W. schlechteri is one of the smaller watsonias, usually much less than 1 metre tall with leaves about 40 cm long. It flowers in late December to January, resuming growth from offsets soon after flowering while the previous season’s shoot may still be green. Thus it has some leaves all year, or non-flowering plants may be briefly leafless before the new growth starts in late summer. Goldblatt notes that flowering in the wild is conditional on the plants not being shaded out by surrounding vegetation.

Like other watsonias native to high altitudes, it is at risk of damage in the agonisingly hot, dry summers we get here at sea level in Adelaide. The problem is to give the plants sufficient light without excess heat, a tall order on days of 42°C with northerly winds.


Goldblatt, P. (1989) The genus Watsonia. 148 pp. (National Botanic Gardens: Kirstenbosch).

Bonding postulates and the nature of synonyms

Sets of entities, of any kind, can be linked in logic by bonding postulates of the form A ⇒ B (meaning that A is a subset of B, implies B, is within B). The same statement can be written in reverse as B ⇐ A (meaning that B is a superset of A, is implied by A, includes A). A is called the antecedent, and B is the consequent. This does not imply either a causative or a temporal sequence between antecedent and consequent, but simply a logical relationship.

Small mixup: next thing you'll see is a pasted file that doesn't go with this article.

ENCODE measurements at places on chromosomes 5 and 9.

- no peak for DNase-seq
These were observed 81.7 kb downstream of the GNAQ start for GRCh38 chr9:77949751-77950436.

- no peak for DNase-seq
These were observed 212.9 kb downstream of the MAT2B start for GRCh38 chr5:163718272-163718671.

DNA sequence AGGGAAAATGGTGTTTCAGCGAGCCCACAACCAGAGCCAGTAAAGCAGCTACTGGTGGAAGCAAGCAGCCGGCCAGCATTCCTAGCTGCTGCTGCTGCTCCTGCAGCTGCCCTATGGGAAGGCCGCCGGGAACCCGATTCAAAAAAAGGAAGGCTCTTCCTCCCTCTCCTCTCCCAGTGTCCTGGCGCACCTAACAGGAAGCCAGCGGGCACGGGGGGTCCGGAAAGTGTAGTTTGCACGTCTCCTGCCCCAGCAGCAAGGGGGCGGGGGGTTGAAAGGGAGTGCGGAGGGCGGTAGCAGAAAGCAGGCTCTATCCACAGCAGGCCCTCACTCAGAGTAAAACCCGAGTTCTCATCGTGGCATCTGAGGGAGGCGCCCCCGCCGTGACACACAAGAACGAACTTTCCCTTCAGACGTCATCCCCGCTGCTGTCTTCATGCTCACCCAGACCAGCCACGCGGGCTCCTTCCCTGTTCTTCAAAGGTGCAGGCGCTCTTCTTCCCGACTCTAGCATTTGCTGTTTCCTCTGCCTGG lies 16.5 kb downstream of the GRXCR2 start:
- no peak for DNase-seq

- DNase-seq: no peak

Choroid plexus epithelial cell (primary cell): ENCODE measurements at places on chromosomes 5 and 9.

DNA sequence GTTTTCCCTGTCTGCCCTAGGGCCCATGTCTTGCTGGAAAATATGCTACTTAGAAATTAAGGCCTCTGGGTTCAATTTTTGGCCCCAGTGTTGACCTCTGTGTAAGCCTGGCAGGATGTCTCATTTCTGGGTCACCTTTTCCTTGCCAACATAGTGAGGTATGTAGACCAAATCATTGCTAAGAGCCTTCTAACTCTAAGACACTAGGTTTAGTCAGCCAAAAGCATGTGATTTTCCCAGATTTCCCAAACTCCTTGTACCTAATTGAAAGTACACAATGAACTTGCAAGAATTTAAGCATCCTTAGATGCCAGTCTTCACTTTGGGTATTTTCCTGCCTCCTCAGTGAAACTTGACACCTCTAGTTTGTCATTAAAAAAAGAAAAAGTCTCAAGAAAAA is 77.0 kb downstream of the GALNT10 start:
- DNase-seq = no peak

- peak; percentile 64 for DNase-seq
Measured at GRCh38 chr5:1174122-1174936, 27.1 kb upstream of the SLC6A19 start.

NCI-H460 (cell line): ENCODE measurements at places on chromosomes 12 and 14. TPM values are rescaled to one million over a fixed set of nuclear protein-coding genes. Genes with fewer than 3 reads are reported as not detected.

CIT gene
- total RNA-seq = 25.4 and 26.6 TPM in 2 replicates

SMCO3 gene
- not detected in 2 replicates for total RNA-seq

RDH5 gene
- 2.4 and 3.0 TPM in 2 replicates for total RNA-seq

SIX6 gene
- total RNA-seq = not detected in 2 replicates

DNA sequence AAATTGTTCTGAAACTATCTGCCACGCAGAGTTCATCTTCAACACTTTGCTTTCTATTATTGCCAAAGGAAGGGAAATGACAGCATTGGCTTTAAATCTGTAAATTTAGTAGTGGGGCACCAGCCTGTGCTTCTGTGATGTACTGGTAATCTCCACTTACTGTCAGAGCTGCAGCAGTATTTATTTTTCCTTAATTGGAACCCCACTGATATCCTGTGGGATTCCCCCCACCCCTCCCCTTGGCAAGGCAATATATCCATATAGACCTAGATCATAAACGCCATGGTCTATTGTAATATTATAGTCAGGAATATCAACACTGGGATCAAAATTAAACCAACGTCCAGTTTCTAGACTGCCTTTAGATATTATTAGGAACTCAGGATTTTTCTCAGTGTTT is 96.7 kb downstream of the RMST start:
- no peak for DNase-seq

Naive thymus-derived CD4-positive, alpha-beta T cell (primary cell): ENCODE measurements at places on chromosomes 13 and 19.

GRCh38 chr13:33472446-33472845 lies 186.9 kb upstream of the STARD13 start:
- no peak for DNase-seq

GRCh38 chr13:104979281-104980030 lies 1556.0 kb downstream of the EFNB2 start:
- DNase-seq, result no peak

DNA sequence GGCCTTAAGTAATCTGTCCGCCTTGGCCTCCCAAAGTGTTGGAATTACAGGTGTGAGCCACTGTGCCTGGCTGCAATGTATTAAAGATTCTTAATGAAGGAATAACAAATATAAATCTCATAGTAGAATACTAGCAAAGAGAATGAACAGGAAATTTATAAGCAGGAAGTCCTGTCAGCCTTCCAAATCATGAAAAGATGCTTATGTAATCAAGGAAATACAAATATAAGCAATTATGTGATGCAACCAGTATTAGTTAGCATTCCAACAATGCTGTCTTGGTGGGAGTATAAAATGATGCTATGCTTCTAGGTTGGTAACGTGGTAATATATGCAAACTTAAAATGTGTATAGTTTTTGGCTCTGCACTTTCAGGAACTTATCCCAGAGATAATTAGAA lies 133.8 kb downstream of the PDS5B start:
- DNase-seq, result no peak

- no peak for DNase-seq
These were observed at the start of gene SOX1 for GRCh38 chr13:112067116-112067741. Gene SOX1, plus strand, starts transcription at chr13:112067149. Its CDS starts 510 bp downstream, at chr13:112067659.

In each case, the set of entities classed as A is completely included within the set of B. A is never found without B although B may occur without A. This situation is described in Boolean algebra as a (1 – b) = 0, or a = ab

Uppercase letters here refer to sets of actual entities, whereas the postulates (in other words, the elective functions or decisions) that define those sets are indicated by the corresponding lowercase letters, following the usage of Boole (1847).

Any relationship that exists between two entities or two postulates can be exposited as a nested hierarchy of A ⇒ B relations. It’s hardly an exaggeration to call this relation the basis of all logical thought.


If A ⇒ B, a pair of conditions holds:

B is necessary for A: A needs B in order to exist, although B can exist without A. eg, water is necessary for plant growth.

A is sufficient for B; the presence of A guarantees B, although B might also exist under alternative conditions not involving A. eg, seeing plants growing is sufficient evidence to assume the presence of water.